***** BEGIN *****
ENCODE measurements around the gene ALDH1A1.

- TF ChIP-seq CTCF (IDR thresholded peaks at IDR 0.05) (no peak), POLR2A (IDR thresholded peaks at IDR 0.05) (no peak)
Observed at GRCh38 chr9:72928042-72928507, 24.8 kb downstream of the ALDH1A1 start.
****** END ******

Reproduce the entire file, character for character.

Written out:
ENCODE measurements around the gene ALDH1A1.

- TF ChIP-seq CTCF (IDR thresholded peaks at IDR 0.05) (no peak), POLR2A (IDR thresholded peaks at IDR 0.05) (no peak)
Observed at GRCh38 chr9:72928042-72928507, 24.8 kb downstream of the ALDH1A1 start.